Parable of Talents

Parable of relaionship too??

arun simon
2 min readNov 19, 2021

One of the last parables in the Gospel of Mathew is the parable of talents (Mt 25, 14- 30). The master of the parable accepts the logic of the uniqueness of each person. He distributes talents to each of his servants according to their abilities. When the first two multiplied their talents, the third hid them.

One of the easy explantions is that each one of us are responsbible for the talents we received from God. Now this message has been misued (or stretched beyond the limit) to justify the phenomenon of inequality, especially the economic inequality. They might say that rich are using their talents, which is exactly the reason of their growing wealth; the poor are lazy, which is the reason of their diminishing wealth. As long as we do not forget that this parable was spoken by a certain man called Jesus of Nazareth, we can still avoid falling into that trap. Two questions spring out from this parable, that have contemporary revelance.

1. What are the talents in our lives? I asked some of my young friends, both men and women, for a response. The most popular responses were … the ability to study, to sing, to draw, to dance, to write, to play, etc. The less popular ones included… the ability to listen, to encourage others, to be honest with oneself etc. Interestingly, one young man told me that as a child, he considered empathy a talent, but no more in his adult life. We are more likely to consider intellectual abilities as talents; less likely to consider the fruits of the Holy Spirit — love, joy, peace, patience, kindness, goodness, faithfulness, gentleness, temperance — as possible options of talents.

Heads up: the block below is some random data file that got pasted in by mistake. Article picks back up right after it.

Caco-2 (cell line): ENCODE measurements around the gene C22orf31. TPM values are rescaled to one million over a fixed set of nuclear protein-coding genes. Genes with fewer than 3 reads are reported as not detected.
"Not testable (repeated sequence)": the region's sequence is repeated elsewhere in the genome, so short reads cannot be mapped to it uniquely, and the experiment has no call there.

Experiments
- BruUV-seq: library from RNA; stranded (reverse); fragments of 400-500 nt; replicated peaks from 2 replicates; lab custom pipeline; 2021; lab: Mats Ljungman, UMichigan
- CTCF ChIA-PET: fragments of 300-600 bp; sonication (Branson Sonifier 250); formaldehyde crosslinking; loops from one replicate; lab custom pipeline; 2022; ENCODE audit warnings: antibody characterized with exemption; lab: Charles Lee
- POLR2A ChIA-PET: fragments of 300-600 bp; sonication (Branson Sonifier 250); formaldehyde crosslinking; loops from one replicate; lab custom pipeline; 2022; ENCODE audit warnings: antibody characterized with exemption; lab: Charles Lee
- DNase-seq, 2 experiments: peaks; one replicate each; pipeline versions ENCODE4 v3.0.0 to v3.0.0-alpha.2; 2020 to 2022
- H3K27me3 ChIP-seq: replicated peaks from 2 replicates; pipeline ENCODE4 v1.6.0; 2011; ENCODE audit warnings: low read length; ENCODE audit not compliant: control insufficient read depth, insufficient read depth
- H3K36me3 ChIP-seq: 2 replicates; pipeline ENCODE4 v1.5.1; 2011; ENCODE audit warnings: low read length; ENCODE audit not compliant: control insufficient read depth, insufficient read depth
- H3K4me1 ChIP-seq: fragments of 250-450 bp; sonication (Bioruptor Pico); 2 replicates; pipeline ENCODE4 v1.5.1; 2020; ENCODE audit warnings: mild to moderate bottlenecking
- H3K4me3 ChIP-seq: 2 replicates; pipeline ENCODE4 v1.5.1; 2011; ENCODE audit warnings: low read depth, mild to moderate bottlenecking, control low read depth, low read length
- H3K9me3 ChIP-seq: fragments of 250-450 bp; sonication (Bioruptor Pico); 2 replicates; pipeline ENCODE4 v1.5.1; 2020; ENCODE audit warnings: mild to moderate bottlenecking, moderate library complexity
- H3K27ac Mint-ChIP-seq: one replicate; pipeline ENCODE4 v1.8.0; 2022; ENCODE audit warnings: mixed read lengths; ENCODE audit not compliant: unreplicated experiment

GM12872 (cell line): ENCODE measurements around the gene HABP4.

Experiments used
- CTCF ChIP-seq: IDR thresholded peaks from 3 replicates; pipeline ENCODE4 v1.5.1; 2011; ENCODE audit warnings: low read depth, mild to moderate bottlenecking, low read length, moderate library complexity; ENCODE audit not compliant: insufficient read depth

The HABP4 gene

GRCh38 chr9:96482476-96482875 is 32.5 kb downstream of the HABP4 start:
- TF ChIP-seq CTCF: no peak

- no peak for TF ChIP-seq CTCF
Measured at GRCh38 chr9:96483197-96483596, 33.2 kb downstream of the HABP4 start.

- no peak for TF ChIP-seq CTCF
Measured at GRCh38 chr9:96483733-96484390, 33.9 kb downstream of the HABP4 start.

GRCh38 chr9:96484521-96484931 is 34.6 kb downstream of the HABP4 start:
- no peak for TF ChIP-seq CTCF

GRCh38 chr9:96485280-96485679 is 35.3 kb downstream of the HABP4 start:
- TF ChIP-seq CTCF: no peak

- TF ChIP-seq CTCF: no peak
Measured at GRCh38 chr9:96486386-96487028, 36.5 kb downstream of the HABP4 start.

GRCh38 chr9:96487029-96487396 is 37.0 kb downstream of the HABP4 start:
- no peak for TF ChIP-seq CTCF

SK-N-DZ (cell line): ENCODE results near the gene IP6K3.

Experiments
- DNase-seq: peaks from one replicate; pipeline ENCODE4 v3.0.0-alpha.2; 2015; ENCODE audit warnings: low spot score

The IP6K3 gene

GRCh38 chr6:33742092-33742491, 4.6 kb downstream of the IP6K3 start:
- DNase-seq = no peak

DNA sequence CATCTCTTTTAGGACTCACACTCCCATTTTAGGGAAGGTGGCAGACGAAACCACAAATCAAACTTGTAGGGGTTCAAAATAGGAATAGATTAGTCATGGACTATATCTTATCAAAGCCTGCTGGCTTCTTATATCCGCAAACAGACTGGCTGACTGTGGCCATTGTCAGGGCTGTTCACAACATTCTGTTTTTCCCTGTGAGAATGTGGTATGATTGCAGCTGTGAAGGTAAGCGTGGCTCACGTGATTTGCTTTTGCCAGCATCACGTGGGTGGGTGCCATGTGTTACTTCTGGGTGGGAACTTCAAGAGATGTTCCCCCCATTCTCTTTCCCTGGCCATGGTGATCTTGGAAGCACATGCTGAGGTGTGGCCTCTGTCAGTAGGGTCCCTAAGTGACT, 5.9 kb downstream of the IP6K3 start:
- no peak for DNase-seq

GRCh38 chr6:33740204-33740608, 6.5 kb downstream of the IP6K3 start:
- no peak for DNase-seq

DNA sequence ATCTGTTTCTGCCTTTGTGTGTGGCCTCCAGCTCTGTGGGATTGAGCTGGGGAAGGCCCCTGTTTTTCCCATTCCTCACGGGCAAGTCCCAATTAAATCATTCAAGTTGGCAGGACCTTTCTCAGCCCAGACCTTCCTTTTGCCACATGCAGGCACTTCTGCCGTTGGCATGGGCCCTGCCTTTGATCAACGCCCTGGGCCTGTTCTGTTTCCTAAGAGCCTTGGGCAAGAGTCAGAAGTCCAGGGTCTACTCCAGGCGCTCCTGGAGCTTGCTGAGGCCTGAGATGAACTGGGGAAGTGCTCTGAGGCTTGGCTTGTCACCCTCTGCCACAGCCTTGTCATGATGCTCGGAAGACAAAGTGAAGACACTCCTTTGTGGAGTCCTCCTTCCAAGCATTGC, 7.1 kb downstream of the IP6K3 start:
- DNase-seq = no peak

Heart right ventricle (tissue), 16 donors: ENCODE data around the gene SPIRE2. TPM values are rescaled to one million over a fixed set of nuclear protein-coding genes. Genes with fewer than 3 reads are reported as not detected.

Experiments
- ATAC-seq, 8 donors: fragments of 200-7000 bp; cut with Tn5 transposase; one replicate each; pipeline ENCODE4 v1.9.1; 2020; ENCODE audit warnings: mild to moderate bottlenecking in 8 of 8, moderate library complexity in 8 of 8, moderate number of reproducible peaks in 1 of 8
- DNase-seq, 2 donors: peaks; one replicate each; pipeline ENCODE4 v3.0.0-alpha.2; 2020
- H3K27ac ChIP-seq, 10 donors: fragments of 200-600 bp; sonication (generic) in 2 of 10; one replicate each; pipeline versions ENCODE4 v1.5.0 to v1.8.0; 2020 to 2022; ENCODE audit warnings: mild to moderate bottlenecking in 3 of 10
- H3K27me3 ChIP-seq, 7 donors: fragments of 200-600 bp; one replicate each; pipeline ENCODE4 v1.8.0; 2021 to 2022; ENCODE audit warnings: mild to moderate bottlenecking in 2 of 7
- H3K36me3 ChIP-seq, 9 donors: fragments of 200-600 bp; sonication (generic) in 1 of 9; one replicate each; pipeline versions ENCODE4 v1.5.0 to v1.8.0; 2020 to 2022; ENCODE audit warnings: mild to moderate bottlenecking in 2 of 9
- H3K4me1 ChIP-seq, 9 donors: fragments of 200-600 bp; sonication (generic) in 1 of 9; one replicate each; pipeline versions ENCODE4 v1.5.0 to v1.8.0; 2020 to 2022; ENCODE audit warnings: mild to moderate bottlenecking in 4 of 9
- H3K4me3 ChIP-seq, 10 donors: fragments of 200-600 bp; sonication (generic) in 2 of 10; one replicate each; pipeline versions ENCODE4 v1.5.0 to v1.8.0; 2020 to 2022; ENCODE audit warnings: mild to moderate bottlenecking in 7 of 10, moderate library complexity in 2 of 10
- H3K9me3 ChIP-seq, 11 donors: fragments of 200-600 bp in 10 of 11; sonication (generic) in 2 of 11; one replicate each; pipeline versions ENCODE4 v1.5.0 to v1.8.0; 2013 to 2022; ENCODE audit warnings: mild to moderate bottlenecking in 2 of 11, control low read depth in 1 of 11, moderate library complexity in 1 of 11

Without neglecting the intellectual capabilities, do we need to expand our definitions of talents?

2. Does the third servant have a good relationship with the master? The answer is a clear-cut NO. He was afraid of the master. He considered the master to be a villain. His trouble with the master continued even with the gifts of the master.

If I am a believer, do I see other human-beings and the creation as a gift/talent from God, the giver? And do I have a relationships with those gifts?



arun simon

A Jesuit with all the crazyness… Loves Jesus…Loves church, but loves to challenge too… Loves post modern philosophy & Gilles Deleuze.. Loves deep conversations…